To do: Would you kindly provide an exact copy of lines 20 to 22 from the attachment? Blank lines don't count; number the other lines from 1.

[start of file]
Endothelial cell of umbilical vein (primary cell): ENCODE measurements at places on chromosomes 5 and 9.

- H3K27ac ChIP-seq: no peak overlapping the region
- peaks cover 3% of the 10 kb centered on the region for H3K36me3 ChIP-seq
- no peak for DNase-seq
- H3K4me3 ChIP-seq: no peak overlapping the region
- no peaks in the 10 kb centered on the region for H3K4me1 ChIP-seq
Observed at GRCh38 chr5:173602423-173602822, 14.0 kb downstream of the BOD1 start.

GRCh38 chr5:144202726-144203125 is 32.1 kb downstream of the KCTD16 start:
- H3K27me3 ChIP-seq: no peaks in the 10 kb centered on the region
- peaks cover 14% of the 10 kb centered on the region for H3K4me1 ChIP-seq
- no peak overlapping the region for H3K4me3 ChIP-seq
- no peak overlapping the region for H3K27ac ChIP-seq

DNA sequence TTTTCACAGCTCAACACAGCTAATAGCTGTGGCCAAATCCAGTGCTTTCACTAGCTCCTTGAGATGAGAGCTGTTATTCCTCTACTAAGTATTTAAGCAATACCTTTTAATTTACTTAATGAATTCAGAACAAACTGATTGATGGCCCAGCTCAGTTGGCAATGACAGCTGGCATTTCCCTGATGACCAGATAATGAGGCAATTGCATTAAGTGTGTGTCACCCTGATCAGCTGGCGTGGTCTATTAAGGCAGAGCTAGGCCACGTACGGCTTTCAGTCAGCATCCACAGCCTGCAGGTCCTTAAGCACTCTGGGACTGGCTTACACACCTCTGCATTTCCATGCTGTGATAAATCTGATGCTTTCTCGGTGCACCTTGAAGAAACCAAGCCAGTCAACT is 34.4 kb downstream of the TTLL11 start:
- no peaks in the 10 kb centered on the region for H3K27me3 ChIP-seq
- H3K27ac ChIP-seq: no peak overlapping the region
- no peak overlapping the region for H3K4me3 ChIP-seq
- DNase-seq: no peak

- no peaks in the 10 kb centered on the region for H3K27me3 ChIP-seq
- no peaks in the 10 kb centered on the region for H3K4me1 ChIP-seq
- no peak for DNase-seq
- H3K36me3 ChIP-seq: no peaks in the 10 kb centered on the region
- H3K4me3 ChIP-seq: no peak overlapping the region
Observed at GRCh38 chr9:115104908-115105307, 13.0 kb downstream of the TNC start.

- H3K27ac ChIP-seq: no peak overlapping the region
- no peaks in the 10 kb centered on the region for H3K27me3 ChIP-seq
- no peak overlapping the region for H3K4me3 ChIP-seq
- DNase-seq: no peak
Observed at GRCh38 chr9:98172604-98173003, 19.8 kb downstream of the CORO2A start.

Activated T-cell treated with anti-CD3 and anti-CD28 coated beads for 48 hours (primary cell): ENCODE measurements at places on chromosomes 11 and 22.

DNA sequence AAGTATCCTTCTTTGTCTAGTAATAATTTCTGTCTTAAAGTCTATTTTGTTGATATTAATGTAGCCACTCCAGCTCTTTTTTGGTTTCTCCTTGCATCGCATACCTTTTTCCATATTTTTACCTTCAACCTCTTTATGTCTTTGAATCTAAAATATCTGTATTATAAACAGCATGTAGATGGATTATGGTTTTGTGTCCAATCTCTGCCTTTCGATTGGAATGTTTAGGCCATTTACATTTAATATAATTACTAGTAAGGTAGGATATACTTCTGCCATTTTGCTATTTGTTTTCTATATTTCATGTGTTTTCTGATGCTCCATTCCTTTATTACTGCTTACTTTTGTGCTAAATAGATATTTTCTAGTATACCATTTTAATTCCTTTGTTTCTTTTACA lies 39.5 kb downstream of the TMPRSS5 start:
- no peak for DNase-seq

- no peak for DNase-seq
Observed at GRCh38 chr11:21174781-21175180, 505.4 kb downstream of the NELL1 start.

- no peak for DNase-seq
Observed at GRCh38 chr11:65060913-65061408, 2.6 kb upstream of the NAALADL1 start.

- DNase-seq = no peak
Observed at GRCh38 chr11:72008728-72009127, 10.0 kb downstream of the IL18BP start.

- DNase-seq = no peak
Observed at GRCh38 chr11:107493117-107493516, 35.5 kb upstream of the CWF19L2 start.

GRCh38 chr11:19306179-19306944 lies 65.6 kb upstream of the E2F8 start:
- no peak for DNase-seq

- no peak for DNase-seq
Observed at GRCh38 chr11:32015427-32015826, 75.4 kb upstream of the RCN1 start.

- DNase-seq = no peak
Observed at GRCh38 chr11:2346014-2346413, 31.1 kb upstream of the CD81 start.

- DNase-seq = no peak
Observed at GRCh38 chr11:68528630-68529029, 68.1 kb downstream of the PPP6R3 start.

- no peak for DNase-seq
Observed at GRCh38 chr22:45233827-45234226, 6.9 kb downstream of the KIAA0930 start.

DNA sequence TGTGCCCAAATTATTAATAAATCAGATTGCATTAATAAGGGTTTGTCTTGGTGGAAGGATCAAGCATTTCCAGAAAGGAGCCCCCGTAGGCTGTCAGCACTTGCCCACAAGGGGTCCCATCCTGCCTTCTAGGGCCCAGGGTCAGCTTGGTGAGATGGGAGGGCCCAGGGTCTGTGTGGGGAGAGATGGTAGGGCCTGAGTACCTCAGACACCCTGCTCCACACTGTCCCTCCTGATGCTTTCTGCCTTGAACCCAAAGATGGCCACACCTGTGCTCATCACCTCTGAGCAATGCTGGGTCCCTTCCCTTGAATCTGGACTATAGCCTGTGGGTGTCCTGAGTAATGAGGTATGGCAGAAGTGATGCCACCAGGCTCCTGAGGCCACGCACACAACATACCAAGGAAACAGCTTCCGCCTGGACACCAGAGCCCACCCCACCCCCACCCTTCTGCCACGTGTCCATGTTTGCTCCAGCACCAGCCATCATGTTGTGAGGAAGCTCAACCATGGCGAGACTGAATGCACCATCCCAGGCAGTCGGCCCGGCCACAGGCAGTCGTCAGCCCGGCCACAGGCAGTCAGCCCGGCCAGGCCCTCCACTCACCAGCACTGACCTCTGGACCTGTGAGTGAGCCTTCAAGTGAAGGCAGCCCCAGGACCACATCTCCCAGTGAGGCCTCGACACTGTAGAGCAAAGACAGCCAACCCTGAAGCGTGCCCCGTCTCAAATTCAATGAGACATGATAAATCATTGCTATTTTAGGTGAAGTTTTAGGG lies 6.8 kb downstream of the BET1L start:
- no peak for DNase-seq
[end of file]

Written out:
- no peak for DNase-seq
- H3K36me3 ChIP-seq: no peaks in the 10 kb centered on the region
- H3K4me3 ChIP-seq: no peak overlapping the region